On Friday when I was waiting for the installation of new tires on my vehicle, I read the seventh book in the How to Train Your Dragon series How to Train Your Dragon: How to Ride a Dragon’s Storm (Young Adult 253 pages) by Cressida Cowell.
“Hiccup has three months, five days, and six hours to win the annual Intertribal Friendly Swimming Race – which he must do by coming in last. Along the way, he’ll have to discover America, battle Polar-Serpents, defeat his nemesis Norbert the Nutjob, and get back to the Isle of Berk. It’s a tall order for a short Viking. Can he do it?”
So it appears as though I haven’t read anything in this series since early September 2016. I was using the series as books to read while I was at the gym on the stationary bike, but my workout has since changed to be a lot more rigorous and intense, which means I don’t usually just hop on the stationary bike for 10+ miles anymore. After this book, I only have two more left in the series that I actually own which means that I will need to make a decision about whether to buy more in the series or just stop with what I’ve got. But I suspect that will be a decision for another day.
Even though it’d been several months since the last time I read anything in this series, the characters and world-building are easily remembered, as are most of Hiccup’s adventures so far. It’s important to remember the previous adventures because this series is cumulative, meaning that each adventure builds on the ones prior, as do the characters.
Something I hadn’t thought of before with any of these particular books or with the reviews I’ve written of these books is that if you were so inclined, there are a lot of black and white drawings throughout all the books and you could actually color if you wanted to. I know there are some book lovers and collectors out there that probably just read the previous sentence and cringed or freaked out or made insults involving words like “blasphemy” or something along those lines, but the truth is that treating everything we encounter as sacred or unchangeable is probably detrimental to our ability to interact with our world. Things are meant to be used. Books are meant to be read and loved. And if you are the parent of a small human who likes to color and likes these books, it seems to make sense to me that they could create their very own heirloom books by making them theirs. Maybe that would mean coloring them. Maybe it would mean taking the book everywhere with them so the book is abused and water-stained. I definitely have some books from my childhood that I treated very poorly, but that I still have fond memories of, maybe because I still have the worn, rabbit-chewed books. Obviously, I don’t have any small humans myself, nor do I ever intend on having small humans. But if I did have small humans to raise in my life, I would teach them to be respectful of things that don’t belong to them, to not destroy those things which do belong to them, and to not feel uncomfortable with taking ownership of those things in their lives. After all, things are just things, and as much as we’re taught otherwise, things really can be replaced. People can’t. And I think that somewhere, we’ve lost that.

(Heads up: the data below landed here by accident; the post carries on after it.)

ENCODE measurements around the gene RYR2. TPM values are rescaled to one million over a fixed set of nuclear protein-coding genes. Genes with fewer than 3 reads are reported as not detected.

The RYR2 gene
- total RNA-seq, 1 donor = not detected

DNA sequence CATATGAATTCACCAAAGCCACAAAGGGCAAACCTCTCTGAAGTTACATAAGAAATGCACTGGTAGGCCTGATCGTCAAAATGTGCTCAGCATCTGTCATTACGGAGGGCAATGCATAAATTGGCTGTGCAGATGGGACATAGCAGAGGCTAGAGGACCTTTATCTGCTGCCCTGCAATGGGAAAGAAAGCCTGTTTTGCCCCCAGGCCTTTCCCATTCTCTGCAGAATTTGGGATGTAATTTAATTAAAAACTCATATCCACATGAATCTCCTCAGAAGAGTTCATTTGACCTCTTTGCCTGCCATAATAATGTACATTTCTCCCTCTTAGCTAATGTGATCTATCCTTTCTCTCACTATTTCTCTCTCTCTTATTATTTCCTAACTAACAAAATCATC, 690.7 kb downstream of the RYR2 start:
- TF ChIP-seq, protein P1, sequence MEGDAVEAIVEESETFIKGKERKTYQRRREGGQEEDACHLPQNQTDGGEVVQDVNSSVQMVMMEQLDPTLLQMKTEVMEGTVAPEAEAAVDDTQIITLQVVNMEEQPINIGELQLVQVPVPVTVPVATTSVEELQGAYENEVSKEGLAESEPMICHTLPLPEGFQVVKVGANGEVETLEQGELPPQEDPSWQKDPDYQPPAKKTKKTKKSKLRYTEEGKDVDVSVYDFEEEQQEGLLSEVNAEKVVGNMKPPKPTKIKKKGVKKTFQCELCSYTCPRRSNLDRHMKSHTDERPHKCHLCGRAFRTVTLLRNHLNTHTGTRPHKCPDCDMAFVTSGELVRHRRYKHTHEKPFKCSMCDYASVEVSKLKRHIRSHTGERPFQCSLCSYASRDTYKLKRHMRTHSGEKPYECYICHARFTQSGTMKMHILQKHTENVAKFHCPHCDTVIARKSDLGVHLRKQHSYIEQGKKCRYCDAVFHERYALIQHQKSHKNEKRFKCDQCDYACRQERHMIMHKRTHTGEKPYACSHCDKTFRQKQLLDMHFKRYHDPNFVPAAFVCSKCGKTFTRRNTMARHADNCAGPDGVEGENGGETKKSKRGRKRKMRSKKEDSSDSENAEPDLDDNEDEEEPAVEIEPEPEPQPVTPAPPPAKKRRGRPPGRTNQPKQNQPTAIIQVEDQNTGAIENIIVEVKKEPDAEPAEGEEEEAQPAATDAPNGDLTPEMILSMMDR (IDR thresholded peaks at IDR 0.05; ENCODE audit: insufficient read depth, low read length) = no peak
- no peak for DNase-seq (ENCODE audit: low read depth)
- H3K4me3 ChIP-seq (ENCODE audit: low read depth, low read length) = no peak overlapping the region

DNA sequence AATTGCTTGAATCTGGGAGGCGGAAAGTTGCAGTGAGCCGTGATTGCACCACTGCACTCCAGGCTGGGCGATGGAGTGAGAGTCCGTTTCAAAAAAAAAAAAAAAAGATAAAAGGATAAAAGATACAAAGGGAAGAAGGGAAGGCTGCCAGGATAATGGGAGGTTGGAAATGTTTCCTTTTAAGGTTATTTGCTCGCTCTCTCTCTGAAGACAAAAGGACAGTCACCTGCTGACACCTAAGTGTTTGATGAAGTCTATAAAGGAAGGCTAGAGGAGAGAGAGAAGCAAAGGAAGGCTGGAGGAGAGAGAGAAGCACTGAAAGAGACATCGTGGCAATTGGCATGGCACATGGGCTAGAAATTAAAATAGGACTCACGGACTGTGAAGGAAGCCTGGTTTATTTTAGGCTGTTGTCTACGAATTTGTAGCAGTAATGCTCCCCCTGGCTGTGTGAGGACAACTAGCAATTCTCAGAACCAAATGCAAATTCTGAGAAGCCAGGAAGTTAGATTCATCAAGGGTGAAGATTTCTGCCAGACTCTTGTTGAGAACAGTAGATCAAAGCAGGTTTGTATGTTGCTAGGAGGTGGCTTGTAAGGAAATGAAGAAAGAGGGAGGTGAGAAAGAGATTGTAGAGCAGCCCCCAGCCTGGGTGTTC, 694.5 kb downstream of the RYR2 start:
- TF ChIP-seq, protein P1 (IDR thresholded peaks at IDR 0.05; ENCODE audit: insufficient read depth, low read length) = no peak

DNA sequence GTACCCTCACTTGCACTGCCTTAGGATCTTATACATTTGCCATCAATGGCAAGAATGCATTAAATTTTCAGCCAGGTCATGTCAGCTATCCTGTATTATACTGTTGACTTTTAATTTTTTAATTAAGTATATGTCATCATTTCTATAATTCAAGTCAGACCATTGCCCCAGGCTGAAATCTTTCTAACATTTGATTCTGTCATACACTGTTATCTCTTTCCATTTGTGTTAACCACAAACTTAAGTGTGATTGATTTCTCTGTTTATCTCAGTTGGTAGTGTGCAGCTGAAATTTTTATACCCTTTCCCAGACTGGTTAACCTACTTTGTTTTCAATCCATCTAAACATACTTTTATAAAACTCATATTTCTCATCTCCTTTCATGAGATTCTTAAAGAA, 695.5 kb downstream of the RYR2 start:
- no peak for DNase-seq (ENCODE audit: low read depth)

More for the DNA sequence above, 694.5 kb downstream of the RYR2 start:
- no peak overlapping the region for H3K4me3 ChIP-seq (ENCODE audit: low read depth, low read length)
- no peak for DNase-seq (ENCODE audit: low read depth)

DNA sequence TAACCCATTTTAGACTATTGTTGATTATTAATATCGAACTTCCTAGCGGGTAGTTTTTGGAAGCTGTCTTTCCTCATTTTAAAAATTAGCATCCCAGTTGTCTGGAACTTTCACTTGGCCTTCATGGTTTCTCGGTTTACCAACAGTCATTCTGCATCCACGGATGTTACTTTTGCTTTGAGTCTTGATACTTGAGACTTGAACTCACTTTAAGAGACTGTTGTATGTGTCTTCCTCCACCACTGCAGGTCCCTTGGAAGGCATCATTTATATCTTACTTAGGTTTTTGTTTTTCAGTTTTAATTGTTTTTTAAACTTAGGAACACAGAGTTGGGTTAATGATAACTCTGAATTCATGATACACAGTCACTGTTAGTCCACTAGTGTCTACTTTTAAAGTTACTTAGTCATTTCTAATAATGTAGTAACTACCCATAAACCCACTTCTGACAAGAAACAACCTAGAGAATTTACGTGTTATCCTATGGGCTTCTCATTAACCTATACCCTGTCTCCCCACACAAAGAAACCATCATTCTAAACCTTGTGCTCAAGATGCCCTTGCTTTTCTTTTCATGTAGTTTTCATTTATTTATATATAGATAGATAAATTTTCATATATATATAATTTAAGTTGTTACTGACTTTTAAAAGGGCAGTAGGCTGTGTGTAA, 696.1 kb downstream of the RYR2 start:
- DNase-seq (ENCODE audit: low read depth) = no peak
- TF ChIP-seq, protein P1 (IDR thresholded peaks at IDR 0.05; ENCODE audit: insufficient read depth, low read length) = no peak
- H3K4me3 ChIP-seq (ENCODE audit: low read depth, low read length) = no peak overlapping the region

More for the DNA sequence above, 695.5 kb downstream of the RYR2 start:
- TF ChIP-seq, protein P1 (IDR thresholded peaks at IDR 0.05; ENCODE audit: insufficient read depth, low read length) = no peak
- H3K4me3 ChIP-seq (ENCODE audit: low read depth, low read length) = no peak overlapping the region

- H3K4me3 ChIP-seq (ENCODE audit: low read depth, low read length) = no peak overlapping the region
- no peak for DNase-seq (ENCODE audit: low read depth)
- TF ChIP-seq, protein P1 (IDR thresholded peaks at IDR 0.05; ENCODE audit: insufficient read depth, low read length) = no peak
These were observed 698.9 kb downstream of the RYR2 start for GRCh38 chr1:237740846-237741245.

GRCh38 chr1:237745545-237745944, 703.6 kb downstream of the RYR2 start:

Anyway, back to the book.
For all that these books are marketed towards a much younger audience, there’s a lot of really good knowledge and a lot of really deep points that you can find if you’re open enough to see them. For example, on page 250: “Maybe all Kings should bear the Slavemark, to remind them that they should be slaves to their people, rather than the other way around. And to help them never to forget what it feels like to be a child … to be small and weak and helpless.” This entire section focuses on thoughts about how Hiccup has decided that there is no such thing as a perfect world and that it’s his responsibility to instead work to make his home of Berk into the ideal he often dreams of, in regards to the value of people, lives, and ideas. He understands that he can’t just abandon his people because something else out there looks prettier or shinier or easier. In order to truly benefit the people, he has to be willing to be a leader to show them a better way and he knows it won’t be easy, but he’s still willing to make those individual sacrifices in order to bring a better life to his people.
And that’s really what being a true leader is to me. It’s not about posturing and making speeches and thumping your chest; it’s about doing what’s best for the people. It’s about putting the needs of your people before your own.
Overall, this book is a solid three on my rating scale. I’m glad I own it and I’m certain I’ll read it again at some point in the future.